VANCOUVER—For two busy days on a sun-drenched campus at the University of British Columbia, labour activists from around the world enjoyed a once-in-a-lifetime networking opportunity they won’t soon forget.
The Labour Peace Forum (June 25 & 26), organized by the Vancouver and District Labour Council as part of World Peace Forum 2006 (June 22-28) offered international union activists a chance to share histories, identify common goals and develop strategies for a collective position on the issues of war and peace and the impact of war on working families.
The event, sponsored in part by CUPE National, CUPE BC, and various CUPE locals, has set a major precedent for union activism in this country.
“Unlike similar ‘big picture’ issues such as globalization and sustainability, the Canadian labour movement has not developed a solid analysis of war and remains on the periphery of the peace movement,” VDLC president Bill Saunders wrote on the Forum website. “We simply do not regard it as a high priority item in the daily struggle to defend our members’ economic and political interests.” Thanks to a bold program agenda that encouraged debate on such topics as the economics of war, the military industrial complex and how to organize for world peace, that may soon change.
During a time when unions, including CUPE, have been bashed by the mainstream media for getting involved in international issues, the forum confirmed for many delegates how the simple act of building bridges and forming links across borders and time zones can prove the crucial difference in securing human rights, improving wages and working conditions, or organizing the unorganized.
During a time when right-wing commentators declare that union activism is on the decline, the Monday sessions in particular offered reassuring evidence to the contrary.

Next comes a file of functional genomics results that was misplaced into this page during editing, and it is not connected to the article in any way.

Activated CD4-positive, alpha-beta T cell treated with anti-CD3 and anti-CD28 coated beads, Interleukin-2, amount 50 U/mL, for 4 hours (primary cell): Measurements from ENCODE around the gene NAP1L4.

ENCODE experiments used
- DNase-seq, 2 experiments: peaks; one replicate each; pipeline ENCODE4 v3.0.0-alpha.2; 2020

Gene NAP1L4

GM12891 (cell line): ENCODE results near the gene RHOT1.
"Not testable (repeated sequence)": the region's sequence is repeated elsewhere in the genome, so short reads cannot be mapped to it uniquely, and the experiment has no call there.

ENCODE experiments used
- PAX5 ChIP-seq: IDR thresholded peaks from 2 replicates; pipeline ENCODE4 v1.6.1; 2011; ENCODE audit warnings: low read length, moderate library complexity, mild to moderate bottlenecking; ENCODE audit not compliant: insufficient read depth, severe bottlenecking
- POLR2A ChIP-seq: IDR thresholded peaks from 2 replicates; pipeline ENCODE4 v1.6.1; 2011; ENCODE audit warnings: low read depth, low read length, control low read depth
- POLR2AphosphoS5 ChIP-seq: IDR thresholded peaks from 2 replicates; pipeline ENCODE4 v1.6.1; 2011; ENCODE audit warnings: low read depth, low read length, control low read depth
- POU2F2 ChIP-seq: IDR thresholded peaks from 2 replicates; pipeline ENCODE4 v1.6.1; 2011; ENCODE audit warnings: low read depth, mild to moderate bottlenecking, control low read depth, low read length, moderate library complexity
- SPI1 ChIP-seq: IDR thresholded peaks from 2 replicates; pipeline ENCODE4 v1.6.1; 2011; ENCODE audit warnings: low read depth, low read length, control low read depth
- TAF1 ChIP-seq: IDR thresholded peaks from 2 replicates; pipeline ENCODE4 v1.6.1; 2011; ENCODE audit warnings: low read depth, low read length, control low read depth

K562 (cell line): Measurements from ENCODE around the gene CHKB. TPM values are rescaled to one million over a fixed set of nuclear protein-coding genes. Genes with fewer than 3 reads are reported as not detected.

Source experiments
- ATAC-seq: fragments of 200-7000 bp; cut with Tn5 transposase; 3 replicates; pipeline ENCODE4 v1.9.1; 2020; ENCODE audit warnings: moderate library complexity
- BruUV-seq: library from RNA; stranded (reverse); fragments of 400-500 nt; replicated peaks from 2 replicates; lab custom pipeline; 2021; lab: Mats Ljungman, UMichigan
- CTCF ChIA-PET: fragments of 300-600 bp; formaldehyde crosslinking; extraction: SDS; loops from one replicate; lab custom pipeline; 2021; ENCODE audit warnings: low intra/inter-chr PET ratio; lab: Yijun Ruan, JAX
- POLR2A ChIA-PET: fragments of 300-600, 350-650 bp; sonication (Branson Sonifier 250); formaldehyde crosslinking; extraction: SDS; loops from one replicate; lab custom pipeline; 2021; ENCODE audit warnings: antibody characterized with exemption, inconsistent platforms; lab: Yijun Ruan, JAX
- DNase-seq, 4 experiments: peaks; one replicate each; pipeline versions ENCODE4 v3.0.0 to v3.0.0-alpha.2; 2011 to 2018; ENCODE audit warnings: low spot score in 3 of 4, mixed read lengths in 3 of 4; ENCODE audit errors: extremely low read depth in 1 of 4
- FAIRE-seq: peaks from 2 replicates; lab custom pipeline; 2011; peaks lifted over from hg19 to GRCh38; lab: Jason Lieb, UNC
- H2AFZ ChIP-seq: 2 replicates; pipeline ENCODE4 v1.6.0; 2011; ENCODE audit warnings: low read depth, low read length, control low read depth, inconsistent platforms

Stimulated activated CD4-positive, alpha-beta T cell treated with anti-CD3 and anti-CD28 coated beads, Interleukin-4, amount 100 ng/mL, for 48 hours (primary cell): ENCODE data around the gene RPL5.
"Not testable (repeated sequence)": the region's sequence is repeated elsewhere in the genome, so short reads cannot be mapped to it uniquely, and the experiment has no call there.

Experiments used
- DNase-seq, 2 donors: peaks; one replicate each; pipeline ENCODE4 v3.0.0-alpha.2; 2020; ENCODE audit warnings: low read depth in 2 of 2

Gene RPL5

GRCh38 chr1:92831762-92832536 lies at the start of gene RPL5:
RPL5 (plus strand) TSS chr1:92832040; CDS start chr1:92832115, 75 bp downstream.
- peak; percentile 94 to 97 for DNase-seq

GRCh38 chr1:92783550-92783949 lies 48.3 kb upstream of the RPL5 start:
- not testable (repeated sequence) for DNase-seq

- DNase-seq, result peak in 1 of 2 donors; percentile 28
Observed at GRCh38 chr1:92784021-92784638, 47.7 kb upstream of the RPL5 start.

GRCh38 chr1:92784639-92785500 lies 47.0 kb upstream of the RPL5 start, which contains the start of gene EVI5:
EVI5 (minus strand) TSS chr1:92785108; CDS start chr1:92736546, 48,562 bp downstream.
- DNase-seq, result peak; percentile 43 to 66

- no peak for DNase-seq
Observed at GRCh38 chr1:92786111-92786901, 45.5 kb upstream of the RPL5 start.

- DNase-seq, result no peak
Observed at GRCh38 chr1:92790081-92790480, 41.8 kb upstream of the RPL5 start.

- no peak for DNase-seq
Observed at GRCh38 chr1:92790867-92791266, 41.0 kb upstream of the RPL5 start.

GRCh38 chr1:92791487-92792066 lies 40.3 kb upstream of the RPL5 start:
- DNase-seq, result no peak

Delegates who filled UBC’s student union building ballroom were visibly moved during a screening of Jonathan Levin’s documentary “Meeting Face to Face: The Iraq-U.S. Labor Solidarity Tour,” which follows six senior Iraqi labour leaders on a 25-city tour through the United States in June of last year.
And Kent Wong of the UCLA Labor Centre offered much food for thought during a working lunch address and power point presentation on organizing undocumented workers in the U.S. Delegates applauded the sight of half a million people attending an immigrant rights rally in Los Angeles on May 1.
“But what does it mean that the largest ever May Day rally was organized not by the labour movement but by immigrant workers?” he asked the crowd, before challenging each table of delegates to come up with ideas on what their union could do to increase support for immigrant workers.
A table of CUPE members suggested translating union documents into more languages and insisting on clear language policy, pushing for employers to enact equity hiring policies; and providing more union activities such as CUPE BC’s “Include Me” campaign that promotes inclusion both in society and the workplace.
During an evening session on Peace and Sustainability, CUPE Research representative Blair Redlin was part of a panel discussion called “Beyond Peak Oil: A Proposal to Avoid Increased Violence, Ecological Degradation and Social Inequity.” Redlin’s talk focussed on the social and economic impacts of competition for fundamental, life-sustaining resources like water, and how union activists can become part of the solution in advocating for alternatives to privatization.